Date Babas a crunchy, tender butter pastry
Cookbook collectors will enjoy reading the stories bakers shared with Greg Patent in “A Baker’s Odyssey.”
The more than 130 recipes in the book were collected by Patent from some of America’s best immigrant bakers. The book touches on foods from 30 cultures.
Patent, who is an immigrant himself, shared recipes from his Russian and Iraqi grandmothers in the book. It also includes a companion DVD in which Patent demonstrates general baking techniques. He also makes Cannoli, Thai Shrimp and Bean Sprout Fritters, Apple Strudel, Schwabisch Pretzels and Hungarian Walnut Torte.
Here’s the recipe from the book for the Date Babas he learned to make from his Iraqi grandmother.
These are classic Iraqi date-filled little cakes that my Granny made all the time. A crunchy and tender butter pastry subtly flavored with rose water encloses a generous filling of pureed dates. These babas were so much a part of my childhood I can’t remember a time when we didn’t have them. Granny cooked the dates with butter to soften them and mash them. I use the food processor to make the pastry in about 1 minute, and to puree the dates in about 2 minutes, with no cooking necessary.
The dough and pastry can be prepared a day ahead and refrigerated. Making the babas takes a bit of time because each is shaped individually, but put on some music and the time will pass quickly.
For the dough:
2 1/4 cups unbleached all-purpose flour, plus more for shaping
1 tablespoon granulated sugar
1/2 teaspoon salt
1 teaspoon baking powder
12 tablespoons (1 1/2 sticks) cold unsalted butter, cut into tablespoon-size pieces
1/2 cup cold water
1 tablespoon rose water
For the filling:
1 pound pitted dates (check carefully – these sometimes contain a pit or two)
2 tablespoons unsalted butter, at room temperature
1 large egg, lightly beaten with 1 teaspoon water for egg wash
Sesame seeds for sprinkling
To make the dough: put the flour, sugar, salt and baking powder into the work bowl of a food processor fitted with the metal blade and process for 5 seconds. Add the butter and pulse 5 or 6 times to begin cutting the butter into the flour. Combine the water and rose water. As you pulse the machine rapidly, add the liquid to the dry ingredients in a steady stream, then pulse about 30 times until you have several large clumps of dough. Remove the dough and knead the pieces together briefly. Wrap the dough in plastic wrap and refrigerate for 1 hour or up to overnight.
To make the filling, wipe out the work bowl of the food processor and clean the blade. Insert the blade, add the dates and pulse several times, until the dates are finely chopped. Add the butter and process to a paste. Stop as necessary to scrape the work bowl and redistribute the dates. There may be some small date pieces remaining – this is fine. Scrape the paste onto a sheet of plastic wrap. Divide the paste into 30 portions and roll each between your palms into a ball.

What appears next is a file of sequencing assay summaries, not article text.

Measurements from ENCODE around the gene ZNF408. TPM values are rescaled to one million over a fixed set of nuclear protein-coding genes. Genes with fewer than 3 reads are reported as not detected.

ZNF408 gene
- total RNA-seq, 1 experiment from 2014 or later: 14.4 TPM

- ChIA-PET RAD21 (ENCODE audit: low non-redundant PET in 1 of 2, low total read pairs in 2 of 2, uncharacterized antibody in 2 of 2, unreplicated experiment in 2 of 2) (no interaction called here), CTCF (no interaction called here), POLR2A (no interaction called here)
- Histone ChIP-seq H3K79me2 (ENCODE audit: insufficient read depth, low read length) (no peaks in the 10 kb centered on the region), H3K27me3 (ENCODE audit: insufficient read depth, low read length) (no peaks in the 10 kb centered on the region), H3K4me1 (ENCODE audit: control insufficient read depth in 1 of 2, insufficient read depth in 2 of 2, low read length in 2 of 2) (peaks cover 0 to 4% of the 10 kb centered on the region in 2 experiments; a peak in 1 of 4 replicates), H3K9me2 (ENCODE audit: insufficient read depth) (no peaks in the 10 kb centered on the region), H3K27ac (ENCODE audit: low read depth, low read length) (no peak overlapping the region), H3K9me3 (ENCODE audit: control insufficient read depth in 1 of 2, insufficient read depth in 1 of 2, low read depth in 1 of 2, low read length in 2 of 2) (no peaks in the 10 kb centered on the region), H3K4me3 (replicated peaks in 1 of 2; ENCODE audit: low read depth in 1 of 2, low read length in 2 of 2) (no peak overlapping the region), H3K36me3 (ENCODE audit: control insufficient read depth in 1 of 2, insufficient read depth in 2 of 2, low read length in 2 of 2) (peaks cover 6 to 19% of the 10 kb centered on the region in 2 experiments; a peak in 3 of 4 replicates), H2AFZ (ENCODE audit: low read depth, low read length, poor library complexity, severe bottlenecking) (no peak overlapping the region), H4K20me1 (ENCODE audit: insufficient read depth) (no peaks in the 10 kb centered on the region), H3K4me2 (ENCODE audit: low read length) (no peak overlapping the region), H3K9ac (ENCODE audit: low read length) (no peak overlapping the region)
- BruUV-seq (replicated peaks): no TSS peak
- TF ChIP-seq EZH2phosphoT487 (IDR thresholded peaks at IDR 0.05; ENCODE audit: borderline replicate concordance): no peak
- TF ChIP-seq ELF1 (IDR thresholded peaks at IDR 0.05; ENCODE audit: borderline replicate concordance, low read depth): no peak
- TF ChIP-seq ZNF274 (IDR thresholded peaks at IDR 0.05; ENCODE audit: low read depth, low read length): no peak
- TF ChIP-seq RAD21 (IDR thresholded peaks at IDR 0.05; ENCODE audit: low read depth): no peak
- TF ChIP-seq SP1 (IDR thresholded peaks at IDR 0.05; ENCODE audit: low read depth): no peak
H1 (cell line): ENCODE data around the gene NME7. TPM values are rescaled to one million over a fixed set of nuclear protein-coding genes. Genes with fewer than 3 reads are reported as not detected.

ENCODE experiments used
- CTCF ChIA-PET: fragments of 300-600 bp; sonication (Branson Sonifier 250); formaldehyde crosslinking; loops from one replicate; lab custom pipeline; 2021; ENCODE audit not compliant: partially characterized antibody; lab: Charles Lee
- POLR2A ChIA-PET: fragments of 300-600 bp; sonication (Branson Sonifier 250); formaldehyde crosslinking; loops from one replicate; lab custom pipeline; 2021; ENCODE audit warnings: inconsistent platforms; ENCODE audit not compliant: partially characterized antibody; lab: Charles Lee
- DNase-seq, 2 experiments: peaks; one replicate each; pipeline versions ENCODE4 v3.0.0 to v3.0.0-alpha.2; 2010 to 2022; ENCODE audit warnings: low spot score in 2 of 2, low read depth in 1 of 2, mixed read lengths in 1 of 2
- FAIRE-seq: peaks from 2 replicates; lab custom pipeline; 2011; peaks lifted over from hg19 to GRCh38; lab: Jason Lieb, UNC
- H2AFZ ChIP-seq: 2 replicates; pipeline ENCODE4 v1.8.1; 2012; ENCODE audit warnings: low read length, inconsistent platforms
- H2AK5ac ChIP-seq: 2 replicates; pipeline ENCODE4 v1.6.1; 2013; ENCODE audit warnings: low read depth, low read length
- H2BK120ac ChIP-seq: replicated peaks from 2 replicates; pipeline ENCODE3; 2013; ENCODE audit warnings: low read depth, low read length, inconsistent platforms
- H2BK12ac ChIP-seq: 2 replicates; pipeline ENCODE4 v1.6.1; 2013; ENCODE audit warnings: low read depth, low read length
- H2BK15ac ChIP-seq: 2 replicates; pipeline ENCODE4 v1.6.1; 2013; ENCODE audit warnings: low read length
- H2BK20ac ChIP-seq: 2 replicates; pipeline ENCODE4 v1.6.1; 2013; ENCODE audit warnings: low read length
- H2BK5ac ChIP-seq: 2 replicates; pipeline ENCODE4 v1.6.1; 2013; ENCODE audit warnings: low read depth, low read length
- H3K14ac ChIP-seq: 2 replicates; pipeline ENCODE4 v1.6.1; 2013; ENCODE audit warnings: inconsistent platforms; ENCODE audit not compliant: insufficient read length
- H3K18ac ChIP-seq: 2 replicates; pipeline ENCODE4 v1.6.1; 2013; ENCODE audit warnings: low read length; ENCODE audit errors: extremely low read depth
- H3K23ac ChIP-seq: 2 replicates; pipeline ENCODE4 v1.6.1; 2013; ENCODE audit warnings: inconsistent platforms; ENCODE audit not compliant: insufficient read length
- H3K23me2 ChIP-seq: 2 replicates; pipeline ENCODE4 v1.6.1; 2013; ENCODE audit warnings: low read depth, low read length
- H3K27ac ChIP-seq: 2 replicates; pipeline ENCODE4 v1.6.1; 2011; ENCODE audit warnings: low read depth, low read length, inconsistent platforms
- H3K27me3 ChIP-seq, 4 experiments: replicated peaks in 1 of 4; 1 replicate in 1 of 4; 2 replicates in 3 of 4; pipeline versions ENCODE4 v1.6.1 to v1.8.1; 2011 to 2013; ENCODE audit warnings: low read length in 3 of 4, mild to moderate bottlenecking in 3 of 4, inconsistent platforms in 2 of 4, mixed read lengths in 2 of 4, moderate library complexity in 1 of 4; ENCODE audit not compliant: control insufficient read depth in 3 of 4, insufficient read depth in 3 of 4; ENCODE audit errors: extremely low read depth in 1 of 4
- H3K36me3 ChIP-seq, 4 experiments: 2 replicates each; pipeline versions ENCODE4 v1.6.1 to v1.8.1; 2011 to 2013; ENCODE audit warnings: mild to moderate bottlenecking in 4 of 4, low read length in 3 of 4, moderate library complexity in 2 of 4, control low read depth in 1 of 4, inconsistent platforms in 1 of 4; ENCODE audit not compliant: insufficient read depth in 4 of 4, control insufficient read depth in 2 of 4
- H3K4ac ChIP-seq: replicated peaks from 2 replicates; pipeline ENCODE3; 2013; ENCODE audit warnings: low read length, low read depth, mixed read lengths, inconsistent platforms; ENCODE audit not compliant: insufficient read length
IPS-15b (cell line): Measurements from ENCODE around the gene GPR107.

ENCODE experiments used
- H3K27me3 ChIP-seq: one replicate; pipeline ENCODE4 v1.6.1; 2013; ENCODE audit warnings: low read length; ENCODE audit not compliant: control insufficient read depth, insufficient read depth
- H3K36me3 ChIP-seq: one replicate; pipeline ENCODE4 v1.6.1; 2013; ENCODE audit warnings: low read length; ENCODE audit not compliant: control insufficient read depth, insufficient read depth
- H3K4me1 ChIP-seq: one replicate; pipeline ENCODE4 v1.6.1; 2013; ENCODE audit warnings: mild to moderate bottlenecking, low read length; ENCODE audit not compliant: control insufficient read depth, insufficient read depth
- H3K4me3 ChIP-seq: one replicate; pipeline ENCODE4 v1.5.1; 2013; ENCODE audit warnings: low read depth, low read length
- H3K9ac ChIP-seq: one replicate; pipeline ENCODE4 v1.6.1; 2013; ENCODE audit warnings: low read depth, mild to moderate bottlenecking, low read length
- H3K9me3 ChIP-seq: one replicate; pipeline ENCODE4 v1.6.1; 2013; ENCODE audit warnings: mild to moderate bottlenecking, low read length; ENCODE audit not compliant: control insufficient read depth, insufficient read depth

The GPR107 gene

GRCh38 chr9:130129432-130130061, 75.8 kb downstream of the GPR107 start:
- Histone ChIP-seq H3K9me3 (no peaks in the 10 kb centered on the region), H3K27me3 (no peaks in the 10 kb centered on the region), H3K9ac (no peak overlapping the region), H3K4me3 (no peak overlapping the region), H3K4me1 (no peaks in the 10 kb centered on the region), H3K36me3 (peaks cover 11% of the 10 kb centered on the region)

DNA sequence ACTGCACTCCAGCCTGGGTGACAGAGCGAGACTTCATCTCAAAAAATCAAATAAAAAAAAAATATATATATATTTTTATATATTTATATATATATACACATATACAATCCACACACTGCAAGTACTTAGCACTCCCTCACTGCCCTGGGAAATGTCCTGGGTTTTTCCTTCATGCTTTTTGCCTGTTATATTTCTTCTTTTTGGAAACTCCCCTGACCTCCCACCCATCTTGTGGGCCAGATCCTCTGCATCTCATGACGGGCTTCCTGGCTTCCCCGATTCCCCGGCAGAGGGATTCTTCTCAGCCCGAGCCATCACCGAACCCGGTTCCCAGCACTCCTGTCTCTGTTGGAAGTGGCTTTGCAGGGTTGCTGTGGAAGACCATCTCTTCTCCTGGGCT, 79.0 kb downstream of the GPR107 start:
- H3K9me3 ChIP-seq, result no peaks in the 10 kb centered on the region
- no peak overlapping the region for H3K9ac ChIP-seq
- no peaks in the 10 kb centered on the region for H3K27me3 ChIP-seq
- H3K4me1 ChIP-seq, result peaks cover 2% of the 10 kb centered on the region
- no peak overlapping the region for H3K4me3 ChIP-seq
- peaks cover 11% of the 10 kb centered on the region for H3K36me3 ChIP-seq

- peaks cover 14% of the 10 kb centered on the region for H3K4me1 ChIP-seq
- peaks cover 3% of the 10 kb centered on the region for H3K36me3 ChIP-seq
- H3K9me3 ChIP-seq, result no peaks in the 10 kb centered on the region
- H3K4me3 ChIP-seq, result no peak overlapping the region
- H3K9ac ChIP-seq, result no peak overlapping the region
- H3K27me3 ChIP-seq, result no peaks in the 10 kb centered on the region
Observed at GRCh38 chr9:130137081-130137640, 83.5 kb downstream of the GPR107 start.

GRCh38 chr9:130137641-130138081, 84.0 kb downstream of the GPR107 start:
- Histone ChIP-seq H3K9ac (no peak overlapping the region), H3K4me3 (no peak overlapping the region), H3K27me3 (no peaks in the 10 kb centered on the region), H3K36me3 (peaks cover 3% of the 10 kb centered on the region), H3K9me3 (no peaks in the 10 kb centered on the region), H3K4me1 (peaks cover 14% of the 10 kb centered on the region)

Adjust an oven rack to the center position and preheat the oven to 400 degrees. Line two large baking sheets with silicone baking pan liners or cooking parchment.
To shape the babas, divide the dough into 30 equal portions and shape each into a ball. This dough is pliable and very easy to work with; if it is at all tacky, dust it with flour as needed. Shape a dough ball into a cup, rotating the dough between your fingertips as your thumbs open the dough to create a cup almost 1 inch deep. Put a ball of the filling into the cup and use your fingertips to bring the dough around the filling, covering it completely. Pinch to seal. Set the baba seam side down on your work surface and press gently to flatten slightly. The shaped baba should be about 2 inches across and 1/2 inch thick. Place the baba onto one of the lined sheets. Shape the remaining babas, arranging 15 on each baking sheet spaced 1 to 2 inches apart. Cover one sheet of babas loosely with plastic wrap. Brush the remaining sheet of babas – top and sides – lightly with the egg wash and sprinkle with sesame seeds.
Bake for 20 to 25 minutes, until the babas are golden brown. Cool the babas on the baking sheet. Meanwhile, uncover the remaining sheet of babas, brush the top and sides of each with egg wash, sprinkle with sesame seeds, and bake.
Storing: Babas keep well stored airtight at room temperature for about 1 week. To freeze, arrange the babas on a baking sheet lined with waxed paper and freeze until solid. Transfer to heavy duty resealable plastic bags and freeze for up to 1 month. Thaw completely in the bags before serving.
Yield: 30 pastries
Approximate nutrition per pastry: 125 calories, 5.5 grams fat (3.4 grams saturated, 38 percent fat calories), 1 gram protein, 19 grams carbohydrate, 15 milligrams cholesterol, 1 gram dietary fiber, 48 milligrams sodium.